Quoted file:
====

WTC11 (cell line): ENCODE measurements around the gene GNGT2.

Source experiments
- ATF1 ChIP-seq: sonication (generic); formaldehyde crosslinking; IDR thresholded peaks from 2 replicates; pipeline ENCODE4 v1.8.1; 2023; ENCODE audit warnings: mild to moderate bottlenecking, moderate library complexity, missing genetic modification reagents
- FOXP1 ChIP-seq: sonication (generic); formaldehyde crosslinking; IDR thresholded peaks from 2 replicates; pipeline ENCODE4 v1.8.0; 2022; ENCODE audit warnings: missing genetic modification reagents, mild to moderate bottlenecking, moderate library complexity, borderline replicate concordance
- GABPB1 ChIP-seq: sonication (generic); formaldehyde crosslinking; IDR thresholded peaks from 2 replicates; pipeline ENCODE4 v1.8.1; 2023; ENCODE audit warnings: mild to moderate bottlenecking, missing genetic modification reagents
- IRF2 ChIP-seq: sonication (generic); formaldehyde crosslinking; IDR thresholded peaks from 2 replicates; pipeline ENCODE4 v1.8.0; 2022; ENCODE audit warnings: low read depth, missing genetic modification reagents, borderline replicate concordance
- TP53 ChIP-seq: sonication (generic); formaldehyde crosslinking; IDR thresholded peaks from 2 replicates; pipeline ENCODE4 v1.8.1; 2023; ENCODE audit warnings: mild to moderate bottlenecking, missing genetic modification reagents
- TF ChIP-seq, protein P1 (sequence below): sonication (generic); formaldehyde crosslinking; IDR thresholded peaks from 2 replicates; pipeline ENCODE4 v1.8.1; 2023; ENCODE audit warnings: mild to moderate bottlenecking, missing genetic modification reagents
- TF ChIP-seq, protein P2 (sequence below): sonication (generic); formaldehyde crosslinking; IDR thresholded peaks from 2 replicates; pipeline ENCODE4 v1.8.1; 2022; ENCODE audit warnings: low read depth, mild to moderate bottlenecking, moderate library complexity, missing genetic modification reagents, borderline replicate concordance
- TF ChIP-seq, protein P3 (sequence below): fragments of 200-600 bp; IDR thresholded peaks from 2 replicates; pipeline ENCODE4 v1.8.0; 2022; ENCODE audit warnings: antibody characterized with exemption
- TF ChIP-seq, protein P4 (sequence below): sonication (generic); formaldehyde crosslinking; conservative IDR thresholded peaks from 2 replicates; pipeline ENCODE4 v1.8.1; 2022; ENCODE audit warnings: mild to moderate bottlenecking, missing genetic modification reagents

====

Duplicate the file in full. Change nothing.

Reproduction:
WTC11 (cell line): ENCODE measurements around the gene GNGT2.

Source experiments
- ATF1 ChIP-seq: sonication (generic); formaldehyde crosslinking; IDR thresholded peaks from 2 replicates; pipeline ENCODE4 v1.8.1; 2023; ENCODE audit warnings: mild to moderate bottlenecking, moderate library complexity, missing genetic modification reagents
- FOXP1 ChIP-seq: sonication (generic); formaldehyde crosslinking; IDR thresholded peaks from 2 replicates; pipeline ENCODE4 v1.8.0; 2022; ENCODE audit warnings: missing genetic modification reagents, mild to moderate bottlenecking, moderate library complexity, borderline replicate concordance
- GABPB1 ChIP-seq: sonication (generic); formaldehyde crosslinking; IDR thresholded peaks from 2 replicates; pipeline ENCODE4 v1.8.1; 2023; ENCODE audit warnings: mild to moderate bottlenecking, missing genetic modification reagents
- IRF2 ChIP-seq: sonication (generic); formaldehyde crosslinking; IDR thresholded peaks from 2 replicates; pipeline ENCODE4 v1.8.0; 2022; ENCODE audit warnings: low read depth, missing genetic modification reagents, borderline replicate concordance
- TP53 ChIP-seq: sonication (generic); formaldehyde crosslinking; IDR thresholded peaks from 2 replicates; pipeline ENCODE4 v1.8.1; 2023; ENCODE audit warnings: mild to moderate bottlenecking, missing genetic modification reagents
- TF ChIP-seq, protein P1 (sequence below): sonication (generic); formaldehyde crosslinking; IDR thresholded peaks from 2 replicates; pipeline ENCODE4 v1.8.1; 2023; ENCODE audit warnings: mild to moderate bottlenecking, missing genetic modification reagents
- TF ChIP-seq, protein P2 (sequence below): sonication (generic); formaldehyde crosslinking; IDR thresholded peaks from 2 replicates; pipeline ENCODE4 v1.8.1; 2022; ENCODE audit warnings: low read depth, mild to moderate bottlenecking, moderate library complexity, missing genetic modification reagents, borderline replicate concordance
- TF ChIP-seq, protein P3 (sequence below): fragments of 200-600 bp; IDR thresholded peaks from 2 replicates; pipeline ENCODE4 v1.8.0; 2022; ENCODE audit warnings: antibody characterized with exemption
- TF ChIP-seq, protein P4 (sequence below): sonication (generic); formaldehyde crosslinking; conservative IDR thresholded peaks from 2 replicates; pipeline ENCODE4 v1.8.1; 2022; ENCODE audit warnings: mild to moderate bottlenecking, missing genetic modification reagents